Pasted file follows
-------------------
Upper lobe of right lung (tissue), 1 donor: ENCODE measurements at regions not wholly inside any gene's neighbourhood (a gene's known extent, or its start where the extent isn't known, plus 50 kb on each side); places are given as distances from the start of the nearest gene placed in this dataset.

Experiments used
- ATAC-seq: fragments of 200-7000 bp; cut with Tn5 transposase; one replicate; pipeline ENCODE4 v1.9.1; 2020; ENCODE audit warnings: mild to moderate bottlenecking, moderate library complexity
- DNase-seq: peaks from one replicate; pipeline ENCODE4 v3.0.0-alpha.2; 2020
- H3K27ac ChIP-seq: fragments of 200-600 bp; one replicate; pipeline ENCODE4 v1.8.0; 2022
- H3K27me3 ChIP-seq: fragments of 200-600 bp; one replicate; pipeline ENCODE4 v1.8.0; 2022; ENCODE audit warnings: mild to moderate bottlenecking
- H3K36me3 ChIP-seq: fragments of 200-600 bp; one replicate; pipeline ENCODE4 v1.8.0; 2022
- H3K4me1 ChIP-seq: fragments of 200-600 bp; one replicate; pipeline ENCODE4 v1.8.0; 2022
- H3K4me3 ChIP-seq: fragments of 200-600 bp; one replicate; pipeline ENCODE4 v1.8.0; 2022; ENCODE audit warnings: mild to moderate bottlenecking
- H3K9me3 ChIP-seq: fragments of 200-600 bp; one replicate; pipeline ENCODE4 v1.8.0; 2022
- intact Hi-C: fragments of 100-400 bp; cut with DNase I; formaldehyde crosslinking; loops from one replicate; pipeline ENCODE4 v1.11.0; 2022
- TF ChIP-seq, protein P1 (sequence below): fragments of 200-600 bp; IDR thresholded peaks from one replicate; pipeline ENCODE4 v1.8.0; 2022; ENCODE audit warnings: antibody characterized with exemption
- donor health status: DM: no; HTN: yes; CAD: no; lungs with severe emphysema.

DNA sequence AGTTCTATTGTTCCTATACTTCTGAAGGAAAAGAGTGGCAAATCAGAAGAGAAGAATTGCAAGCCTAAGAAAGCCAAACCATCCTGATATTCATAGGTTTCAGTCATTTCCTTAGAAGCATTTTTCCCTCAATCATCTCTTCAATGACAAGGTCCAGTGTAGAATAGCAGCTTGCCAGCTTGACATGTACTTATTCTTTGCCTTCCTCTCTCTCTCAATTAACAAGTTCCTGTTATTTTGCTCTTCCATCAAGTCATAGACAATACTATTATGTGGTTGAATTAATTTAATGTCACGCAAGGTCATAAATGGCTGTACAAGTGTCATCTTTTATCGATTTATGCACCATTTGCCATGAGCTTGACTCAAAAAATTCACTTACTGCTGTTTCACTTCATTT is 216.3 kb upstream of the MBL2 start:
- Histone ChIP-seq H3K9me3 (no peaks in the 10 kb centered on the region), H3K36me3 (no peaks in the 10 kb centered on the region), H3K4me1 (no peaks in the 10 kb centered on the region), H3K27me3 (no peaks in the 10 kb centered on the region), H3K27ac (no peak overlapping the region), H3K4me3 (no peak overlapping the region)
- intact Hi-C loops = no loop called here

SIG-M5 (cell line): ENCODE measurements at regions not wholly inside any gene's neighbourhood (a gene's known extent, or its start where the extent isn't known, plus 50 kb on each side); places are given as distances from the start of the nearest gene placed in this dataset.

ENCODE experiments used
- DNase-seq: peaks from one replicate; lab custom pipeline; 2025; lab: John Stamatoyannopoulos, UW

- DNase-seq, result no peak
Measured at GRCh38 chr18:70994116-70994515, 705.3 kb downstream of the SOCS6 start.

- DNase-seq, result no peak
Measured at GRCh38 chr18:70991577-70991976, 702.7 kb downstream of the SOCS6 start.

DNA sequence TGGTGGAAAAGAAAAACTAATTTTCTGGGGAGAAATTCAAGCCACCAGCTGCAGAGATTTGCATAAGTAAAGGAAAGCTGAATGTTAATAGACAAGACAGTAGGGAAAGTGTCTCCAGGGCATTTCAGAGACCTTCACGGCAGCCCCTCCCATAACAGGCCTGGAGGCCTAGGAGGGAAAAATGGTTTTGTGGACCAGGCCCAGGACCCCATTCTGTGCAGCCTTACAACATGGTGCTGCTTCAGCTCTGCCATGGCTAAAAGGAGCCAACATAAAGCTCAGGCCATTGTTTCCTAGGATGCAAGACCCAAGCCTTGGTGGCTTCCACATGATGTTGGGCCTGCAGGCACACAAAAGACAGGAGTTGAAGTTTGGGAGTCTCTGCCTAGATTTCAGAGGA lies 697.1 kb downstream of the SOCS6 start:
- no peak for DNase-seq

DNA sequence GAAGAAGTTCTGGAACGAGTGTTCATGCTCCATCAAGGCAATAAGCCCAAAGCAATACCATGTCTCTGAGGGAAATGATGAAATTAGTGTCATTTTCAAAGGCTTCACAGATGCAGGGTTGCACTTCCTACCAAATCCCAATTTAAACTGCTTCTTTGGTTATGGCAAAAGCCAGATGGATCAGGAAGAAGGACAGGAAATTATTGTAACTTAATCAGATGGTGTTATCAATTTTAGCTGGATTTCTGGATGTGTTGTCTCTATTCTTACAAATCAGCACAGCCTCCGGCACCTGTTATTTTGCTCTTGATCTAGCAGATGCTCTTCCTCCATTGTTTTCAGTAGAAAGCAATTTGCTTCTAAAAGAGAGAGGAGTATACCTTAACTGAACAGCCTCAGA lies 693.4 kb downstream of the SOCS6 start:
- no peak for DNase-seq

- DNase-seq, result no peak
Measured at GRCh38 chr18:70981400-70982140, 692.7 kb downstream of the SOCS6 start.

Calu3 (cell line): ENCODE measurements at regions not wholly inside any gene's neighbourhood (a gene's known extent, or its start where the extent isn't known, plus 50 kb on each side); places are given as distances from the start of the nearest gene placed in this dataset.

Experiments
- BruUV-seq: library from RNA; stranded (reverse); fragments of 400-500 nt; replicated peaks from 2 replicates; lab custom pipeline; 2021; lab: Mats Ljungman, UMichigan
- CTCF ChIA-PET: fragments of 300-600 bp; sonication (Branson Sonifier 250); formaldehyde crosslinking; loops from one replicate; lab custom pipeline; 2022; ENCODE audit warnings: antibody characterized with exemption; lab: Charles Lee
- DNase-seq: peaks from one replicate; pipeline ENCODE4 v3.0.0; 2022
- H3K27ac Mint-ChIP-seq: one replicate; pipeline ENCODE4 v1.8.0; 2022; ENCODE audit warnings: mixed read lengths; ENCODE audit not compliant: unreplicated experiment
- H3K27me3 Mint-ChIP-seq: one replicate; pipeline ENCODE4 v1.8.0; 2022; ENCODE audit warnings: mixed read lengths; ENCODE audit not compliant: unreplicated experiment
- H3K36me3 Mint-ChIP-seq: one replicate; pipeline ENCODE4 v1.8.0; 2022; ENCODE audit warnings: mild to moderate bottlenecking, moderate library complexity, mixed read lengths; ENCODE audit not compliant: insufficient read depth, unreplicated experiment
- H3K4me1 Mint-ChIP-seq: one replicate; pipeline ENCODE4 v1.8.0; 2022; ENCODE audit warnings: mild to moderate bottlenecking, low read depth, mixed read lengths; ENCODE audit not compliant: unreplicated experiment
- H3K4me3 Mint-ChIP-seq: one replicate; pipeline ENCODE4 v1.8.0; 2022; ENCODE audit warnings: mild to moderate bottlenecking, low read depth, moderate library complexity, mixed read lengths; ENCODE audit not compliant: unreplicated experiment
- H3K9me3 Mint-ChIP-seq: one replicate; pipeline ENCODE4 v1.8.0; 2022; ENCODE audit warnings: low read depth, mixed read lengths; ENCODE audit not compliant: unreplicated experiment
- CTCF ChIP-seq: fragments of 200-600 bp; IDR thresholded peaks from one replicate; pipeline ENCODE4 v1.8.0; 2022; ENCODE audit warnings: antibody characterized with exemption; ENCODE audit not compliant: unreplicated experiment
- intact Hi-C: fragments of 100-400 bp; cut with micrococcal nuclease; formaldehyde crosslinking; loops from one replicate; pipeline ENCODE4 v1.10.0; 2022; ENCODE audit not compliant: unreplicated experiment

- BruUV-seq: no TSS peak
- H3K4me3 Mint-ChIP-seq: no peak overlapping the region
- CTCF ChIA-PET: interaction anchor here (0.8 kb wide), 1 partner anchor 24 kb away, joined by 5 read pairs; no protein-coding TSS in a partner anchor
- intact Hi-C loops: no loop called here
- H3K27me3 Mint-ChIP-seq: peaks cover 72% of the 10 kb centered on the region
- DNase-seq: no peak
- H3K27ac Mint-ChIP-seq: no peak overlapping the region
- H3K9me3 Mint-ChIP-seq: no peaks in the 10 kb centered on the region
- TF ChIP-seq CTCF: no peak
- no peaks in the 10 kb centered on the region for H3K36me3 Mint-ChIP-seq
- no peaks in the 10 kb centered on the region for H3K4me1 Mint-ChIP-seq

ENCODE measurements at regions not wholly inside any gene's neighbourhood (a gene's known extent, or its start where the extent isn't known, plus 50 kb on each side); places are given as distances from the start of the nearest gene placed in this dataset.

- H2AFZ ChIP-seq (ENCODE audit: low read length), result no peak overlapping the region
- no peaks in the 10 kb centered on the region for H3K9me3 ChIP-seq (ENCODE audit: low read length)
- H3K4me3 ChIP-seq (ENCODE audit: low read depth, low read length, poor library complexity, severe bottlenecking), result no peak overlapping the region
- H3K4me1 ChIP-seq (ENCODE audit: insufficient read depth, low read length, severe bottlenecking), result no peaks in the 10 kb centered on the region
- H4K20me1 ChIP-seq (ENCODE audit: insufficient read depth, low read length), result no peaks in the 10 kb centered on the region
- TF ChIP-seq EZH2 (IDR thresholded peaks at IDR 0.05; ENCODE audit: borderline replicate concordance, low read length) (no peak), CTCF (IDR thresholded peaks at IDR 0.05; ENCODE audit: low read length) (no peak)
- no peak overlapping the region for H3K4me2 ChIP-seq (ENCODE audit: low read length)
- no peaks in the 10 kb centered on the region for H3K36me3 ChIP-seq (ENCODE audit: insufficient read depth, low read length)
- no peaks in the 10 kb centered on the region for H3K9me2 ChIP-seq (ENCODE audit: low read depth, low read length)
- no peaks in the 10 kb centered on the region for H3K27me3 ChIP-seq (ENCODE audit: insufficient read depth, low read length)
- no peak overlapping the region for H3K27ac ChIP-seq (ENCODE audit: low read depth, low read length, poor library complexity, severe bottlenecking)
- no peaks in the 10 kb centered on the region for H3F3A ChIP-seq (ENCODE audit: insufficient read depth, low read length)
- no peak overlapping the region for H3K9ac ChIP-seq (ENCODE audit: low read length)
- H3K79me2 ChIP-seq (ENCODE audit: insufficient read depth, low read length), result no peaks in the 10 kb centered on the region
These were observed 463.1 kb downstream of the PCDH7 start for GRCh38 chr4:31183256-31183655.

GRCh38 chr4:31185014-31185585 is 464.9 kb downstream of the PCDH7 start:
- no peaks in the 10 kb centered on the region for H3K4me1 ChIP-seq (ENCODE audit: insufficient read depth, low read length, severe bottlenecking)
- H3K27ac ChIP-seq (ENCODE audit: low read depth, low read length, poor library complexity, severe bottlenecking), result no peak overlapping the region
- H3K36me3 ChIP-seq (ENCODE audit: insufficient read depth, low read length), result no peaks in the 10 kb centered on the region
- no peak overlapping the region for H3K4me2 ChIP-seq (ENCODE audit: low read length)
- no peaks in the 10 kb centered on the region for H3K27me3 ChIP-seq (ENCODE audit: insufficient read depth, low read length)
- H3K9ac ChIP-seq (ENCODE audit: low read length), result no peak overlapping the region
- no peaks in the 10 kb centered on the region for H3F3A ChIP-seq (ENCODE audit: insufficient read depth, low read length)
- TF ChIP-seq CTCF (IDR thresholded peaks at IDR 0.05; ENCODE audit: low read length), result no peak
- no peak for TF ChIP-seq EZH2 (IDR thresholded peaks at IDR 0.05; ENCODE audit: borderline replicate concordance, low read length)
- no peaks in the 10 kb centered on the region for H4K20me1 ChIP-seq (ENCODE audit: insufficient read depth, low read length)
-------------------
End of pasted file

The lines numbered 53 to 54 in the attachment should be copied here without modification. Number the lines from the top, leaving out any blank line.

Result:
- no peaks in the 10 kb centered on the region for H3K4me1 Mint-ChIP-seq

ENCODE measurements at regions not wholly inside any gene's neighbourhood (a gene's known extent, or its start where the extent isn't known, plus 50 kb on each side); places are given as distances from the start of the nearest gene placed in this dataset.